Gardiner highlighted that the Institute for Government has called for a tax road map to net zero. (CIOT has also argued for an environmental taxes road-map.) Scholar said the Government will be very conscious of the need to give everybody—all economic actors, households and businesses alike— proper time to understand the nature of the transition to net zero.
Chair Meg Hillier, Labour, said this hearing has highlighted one of the tensions: we need long-term planning, but Budgets are annual and very led by the day-to-day politics.
Craig Mackinlay, Conservative, said he had “a little scepticism on some of the environmental taxes, because some of them are not that environmental; they are just very good taxes, often taxing things in a fairly inelastic way.” He pressed HMRC’s Jim Harra on the taxation of company cars. Harra thought he was probably right that higher taxes on cars with bigger engines was originally a proxy for the cost of the vehicle and therefore the wealth of the taxpayer, rather than a green tax. He accepted company car taxation was not really environmental, rather it is just about trying to achieve ‘neutrality’ in the tax system, making the tax system less skewed towards giving cars as a form of remuneration compared with other methods.
More generally, HMRC have changed the rules for tax on vehicles, whether it is VED or in the income tax system, in favour of more environmentally-friendly cars. That will have an incentive effect, said Harra. Mackinlay said one of his concerns about the ‘hard closure’ in 2030 is that “those technological advancements will simply now stop because Ford or anyone else are not going to invest billions on the new Euro 7, Euro 8, Euro 9 or whatever they might have been.”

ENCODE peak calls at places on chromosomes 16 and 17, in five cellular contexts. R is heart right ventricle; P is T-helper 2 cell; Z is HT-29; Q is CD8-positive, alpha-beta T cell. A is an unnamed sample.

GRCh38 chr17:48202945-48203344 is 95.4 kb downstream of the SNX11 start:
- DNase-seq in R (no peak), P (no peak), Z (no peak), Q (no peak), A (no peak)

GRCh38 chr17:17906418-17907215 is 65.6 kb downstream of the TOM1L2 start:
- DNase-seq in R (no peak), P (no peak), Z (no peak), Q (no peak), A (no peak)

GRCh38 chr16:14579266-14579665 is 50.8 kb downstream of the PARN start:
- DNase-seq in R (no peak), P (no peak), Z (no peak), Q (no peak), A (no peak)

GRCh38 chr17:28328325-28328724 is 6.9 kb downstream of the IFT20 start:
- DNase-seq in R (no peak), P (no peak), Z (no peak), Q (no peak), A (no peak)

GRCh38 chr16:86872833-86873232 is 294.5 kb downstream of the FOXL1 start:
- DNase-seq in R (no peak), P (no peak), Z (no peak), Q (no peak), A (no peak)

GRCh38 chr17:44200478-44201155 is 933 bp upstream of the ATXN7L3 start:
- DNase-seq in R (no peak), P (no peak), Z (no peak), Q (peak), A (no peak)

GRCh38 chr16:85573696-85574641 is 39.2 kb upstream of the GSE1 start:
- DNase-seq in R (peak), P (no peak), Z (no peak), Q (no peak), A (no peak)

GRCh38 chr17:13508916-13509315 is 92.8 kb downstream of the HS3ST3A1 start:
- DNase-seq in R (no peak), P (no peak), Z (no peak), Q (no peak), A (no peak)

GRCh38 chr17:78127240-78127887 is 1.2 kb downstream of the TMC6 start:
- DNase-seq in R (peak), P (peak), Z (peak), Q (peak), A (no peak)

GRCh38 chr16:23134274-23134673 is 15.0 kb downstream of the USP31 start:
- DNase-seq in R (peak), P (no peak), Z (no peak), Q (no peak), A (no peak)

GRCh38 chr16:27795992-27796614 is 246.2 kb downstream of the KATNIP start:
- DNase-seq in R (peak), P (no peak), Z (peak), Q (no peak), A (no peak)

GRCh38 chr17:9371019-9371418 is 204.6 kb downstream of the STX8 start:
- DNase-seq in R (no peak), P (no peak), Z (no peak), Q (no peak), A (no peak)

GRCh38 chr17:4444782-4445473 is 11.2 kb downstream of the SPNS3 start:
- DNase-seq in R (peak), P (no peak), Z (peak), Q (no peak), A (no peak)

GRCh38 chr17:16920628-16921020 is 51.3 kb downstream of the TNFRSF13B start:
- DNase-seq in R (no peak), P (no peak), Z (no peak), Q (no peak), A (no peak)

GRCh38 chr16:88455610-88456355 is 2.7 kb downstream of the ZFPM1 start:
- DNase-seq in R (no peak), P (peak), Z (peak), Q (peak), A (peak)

Mackinlay suggested Air Passenger Duty (APD) in the UK is just an easy tax to collect and nothing to do with the environment given the high rate of APD, big airports and ’Brits love to go abroad’. Harra said when you go back to the introduction of APD in 1994, it was not professed to have an environmental objective.
Stanier said the plastic tax will drive a 40 per cent increase in the use of recycled plastics.
Harra said the most serious tax gap in all these environmental taxes is the landfill tax gap, which is possibly the result of bringing unauthorised waste sites within the tax. Stanier went on to explain that HMRC do not attempt to calculate estimated gaps for smaller taxes individually.
Peter Grant, SNP, worries that carbon price support incentivises distributors and customers to buy their electricity from abroad rather than the UK. Beth Russell said the main impact of the tax has been about an 80 per cent reduction in coal-powered over the 2013-to-now period. Grant came back and claimed the Treasury is quite happy to carry on importing electricity, leaving untapped our huge reserves of renewable energy in the north of Scotland.